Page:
MOORE v. ARIZONA
ON PETITION FOR WRIT OF CERTIORARI TO THE SUPREME COURT OF ARIZONA
Decided November 5, 1973
Where petitioner was tried for murder in Arizona almost three years after he was charged and 28 months after he first demanded that Arizona either extradite him from California, where he was serving a prison term, or drop a detainer against him, the Arizona Supreme Court, in affirming the denial of petitioner's pretrial habeas corpus application, erred in ruling that a showing of prejudice to the defense at trial was essential to establish a federal speedy trial claim. In addition to possible prejudice, a court must weigh the reasons for delay in bringing an incarcerated defendant to trial, and should also consider the possible impact pending charges might have on defendant's prospects for parole and meaningful rehabilitation. Smith v. Hooey, 393 U.S. 374 ; Dickey v. Florida, 398 U.S. 30 ; Barker v. Wingo, 407 U.S. 514 .
Certiorari granted; 109 Ariz. 111, 506 P.2d 242, vacated and remanded.
Almost three years after he was charged and 28 months after he first demanded that Arizona either extradite him from California, where he was serving a prison term, or drop a detainer against him, petitioner was tried for murder in Arizona. Prior to trial, he filed a state habeas corpus application, alleging a deprivation of his Sixth and Fourteenth Amendment right to a speedy trial. In affirming the denial of the petition, the Arizona Supreme Court ruled that under this Court's decisions in Dickey v. Florida, 398 U.S. 30 (1970), and Barker v. Wingo, 407 U.S. 514 (1972), a showing of prejudice to the defense at trial was essential to establish a federal speedy trial claim. The state court found no such prejudice here because petitioner was afforded a [414 U.S. 25, 26] preliminary hearing and allowed to subpoena witnesses. 1 109 Ariz. 111, 506 P.2d 242 (1973).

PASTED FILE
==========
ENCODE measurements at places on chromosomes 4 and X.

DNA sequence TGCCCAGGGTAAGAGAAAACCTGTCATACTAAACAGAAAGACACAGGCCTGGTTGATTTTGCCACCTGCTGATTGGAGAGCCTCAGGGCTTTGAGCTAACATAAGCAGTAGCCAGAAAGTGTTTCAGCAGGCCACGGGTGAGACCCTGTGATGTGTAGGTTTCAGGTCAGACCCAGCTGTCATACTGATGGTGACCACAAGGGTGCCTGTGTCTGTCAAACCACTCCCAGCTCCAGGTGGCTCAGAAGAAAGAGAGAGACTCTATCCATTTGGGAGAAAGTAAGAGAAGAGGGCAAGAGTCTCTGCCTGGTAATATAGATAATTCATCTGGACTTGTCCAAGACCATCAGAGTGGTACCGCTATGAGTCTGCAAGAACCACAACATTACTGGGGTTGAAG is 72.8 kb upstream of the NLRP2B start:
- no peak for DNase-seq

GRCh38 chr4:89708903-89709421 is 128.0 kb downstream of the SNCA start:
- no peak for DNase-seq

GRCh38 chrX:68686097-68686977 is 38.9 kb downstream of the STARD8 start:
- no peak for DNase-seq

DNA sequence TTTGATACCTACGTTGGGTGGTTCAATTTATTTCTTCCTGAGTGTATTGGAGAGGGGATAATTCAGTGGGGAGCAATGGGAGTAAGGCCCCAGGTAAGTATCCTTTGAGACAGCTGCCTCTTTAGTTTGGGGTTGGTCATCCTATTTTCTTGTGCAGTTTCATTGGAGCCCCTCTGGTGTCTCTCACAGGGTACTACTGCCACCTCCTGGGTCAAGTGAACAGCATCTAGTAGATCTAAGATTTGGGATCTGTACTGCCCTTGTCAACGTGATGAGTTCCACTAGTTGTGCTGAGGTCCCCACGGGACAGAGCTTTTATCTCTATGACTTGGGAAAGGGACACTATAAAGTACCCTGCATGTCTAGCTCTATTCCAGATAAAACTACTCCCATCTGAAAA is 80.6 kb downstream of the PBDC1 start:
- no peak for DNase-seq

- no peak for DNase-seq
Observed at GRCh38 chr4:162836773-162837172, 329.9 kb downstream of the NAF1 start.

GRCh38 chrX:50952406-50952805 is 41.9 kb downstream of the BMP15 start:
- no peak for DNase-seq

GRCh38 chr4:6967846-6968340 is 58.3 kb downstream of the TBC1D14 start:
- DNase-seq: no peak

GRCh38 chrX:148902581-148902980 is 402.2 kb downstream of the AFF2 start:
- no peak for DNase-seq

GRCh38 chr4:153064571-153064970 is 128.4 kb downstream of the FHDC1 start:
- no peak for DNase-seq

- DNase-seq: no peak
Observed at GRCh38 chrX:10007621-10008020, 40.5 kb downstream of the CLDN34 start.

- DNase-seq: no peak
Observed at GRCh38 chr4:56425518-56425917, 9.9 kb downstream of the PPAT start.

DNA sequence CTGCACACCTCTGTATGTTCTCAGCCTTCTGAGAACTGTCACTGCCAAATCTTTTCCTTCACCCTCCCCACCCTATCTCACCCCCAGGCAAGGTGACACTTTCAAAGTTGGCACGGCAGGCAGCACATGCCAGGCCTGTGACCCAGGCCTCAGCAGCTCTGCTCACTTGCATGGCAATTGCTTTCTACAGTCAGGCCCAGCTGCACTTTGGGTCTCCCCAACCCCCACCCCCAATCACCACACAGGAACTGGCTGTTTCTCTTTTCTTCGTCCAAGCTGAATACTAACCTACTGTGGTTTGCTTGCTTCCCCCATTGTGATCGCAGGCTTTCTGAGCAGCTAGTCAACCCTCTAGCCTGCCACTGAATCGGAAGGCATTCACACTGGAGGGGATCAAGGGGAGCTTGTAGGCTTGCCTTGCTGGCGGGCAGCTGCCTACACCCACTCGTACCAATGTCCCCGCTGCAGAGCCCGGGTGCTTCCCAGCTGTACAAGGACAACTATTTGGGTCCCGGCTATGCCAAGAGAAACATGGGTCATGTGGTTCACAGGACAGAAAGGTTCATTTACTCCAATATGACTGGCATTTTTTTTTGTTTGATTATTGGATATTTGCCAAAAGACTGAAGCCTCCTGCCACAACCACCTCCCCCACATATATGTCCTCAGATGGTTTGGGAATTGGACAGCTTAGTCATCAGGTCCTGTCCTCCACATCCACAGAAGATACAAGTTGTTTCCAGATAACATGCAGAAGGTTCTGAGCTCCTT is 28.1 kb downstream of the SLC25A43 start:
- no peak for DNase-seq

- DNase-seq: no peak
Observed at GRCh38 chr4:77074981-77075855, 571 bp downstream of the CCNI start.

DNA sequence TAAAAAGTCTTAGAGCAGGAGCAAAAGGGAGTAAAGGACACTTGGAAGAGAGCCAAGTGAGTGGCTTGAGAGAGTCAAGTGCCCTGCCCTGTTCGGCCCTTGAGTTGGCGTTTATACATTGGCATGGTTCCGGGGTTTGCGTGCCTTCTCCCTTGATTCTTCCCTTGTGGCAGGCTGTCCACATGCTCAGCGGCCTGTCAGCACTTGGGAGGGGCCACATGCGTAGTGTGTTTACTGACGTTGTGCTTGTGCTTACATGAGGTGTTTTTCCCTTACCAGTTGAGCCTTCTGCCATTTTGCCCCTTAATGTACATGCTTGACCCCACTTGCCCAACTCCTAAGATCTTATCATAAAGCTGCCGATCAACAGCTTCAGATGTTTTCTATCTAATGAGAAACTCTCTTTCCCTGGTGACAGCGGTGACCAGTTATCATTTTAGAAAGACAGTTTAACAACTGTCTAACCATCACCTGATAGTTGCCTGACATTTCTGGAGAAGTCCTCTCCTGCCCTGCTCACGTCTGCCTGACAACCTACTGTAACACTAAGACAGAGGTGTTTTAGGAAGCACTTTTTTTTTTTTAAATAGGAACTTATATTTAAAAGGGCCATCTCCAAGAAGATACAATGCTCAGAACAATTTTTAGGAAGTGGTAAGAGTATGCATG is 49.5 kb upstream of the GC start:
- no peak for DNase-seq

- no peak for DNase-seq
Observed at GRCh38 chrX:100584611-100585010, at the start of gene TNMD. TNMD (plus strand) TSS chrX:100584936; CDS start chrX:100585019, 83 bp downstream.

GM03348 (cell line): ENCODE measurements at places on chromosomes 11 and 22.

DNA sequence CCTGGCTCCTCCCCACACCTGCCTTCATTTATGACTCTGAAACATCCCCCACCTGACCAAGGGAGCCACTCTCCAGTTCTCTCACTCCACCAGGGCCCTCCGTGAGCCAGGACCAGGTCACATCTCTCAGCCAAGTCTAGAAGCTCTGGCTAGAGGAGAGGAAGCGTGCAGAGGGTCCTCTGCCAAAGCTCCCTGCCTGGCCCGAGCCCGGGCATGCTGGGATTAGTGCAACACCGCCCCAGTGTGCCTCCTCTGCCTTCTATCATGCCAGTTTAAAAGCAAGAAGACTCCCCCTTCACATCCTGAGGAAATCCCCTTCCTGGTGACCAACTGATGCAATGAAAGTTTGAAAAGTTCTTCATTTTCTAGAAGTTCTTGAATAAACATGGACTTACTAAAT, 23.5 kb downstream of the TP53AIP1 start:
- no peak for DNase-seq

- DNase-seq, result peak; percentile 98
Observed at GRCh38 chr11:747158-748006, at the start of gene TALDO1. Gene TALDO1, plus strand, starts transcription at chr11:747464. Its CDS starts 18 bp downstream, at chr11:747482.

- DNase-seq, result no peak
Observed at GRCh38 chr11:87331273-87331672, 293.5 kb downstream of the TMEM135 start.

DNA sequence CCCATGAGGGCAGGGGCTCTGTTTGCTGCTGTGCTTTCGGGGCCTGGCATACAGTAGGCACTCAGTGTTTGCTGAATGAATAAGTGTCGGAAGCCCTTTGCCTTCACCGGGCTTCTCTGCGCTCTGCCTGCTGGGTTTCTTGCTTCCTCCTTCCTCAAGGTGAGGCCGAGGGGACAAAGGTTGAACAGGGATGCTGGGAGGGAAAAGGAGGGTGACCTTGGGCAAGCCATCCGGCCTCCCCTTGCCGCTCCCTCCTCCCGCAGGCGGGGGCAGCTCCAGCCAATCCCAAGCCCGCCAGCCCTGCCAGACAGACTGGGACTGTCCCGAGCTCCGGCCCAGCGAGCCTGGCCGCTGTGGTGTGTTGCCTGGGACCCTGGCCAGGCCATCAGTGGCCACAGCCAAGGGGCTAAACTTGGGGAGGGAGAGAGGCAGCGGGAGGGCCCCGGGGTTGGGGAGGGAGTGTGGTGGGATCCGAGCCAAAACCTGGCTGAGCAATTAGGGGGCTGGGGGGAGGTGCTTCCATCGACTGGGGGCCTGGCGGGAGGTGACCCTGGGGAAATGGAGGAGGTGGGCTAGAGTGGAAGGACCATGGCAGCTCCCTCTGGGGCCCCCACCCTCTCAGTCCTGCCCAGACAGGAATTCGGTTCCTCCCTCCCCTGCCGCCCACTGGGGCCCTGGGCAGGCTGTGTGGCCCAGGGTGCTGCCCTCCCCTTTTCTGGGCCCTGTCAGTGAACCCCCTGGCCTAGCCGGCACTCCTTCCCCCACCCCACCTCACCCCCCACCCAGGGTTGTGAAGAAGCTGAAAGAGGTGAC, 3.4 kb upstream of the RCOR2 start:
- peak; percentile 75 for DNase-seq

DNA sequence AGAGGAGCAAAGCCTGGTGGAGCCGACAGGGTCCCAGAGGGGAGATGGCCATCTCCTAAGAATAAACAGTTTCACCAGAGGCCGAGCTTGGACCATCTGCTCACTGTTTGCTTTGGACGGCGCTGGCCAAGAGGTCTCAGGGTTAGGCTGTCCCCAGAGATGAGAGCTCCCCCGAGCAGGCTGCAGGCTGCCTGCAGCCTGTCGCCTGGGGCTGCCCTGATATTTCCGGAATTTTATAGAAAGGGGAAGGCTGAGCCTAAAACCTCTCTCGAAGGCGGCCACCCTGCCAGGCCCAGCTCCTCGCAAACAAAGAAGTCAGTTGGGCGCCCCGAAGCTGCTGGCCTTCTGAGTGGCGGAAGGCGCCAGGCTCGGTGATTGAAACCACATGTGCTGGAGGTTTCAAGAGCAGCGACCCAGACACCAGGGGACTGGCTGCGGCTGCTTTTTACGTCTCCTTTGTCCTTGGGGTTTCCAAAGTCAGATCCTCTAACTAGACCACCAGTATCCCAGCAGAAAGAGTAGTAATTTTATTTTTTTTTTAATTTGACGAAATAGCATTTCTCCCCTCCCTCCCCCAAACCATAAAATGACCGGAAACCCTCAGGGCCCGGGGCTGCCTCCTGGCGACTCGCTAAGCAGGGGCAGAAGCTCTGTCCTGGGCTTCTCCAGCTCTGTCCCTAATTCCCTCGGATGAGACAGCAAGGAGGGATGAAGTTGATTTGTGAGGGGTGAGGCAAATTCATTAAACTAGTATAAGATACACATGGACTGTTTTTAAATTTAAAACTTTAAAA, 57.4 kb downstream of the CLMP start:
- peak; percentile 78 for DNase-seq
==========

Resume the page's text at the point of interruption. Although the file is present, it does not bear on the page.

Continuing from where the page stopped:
The state court was in fundamental error in its reading of Barker v. Wingo and in the standard applied in judging petitioner's speedy trial claim. Barker v. Wingo expressly rejected the notion that an affirmative demonstration of prejudice was necessary to prove a denial of the constitutional right to a speedy trial:
The State of Arizona itself has conceded that this is a close case under Barker v. Wingo and that it is arguable whether the three-year delay was excusable. Because we agree and because "the right to a speedy trial is as [414 U.S. 25, 28] fundamental as any of the rights secured by the Sixth Amendment," Klopfer v. North Carolina, 386 U.S. 213, 223 (1967), we grant the motion for leave to proceed in forma pauperis and the petition, vacate the judgment, and remand to the Arizona Supreme Court to reassess petitioner's case under the standards mandated by Smith, Barker, and Dickey.
[ Footnote 2 ] The examples of possible trial prejudice recited in Barker bear directly on this case: "If witnesses die or disappear during a delay, the prejudice is obvious. There is also prejudice if defense witnesses are unable to recall accurately events of the distant past. Loss of memory, however, is not always reflected in the record because what has been forgotten can rarely be shown." Barker v. Wingo, 407 U.S. 514, 532 (1972). [414 U.S. 25, 29]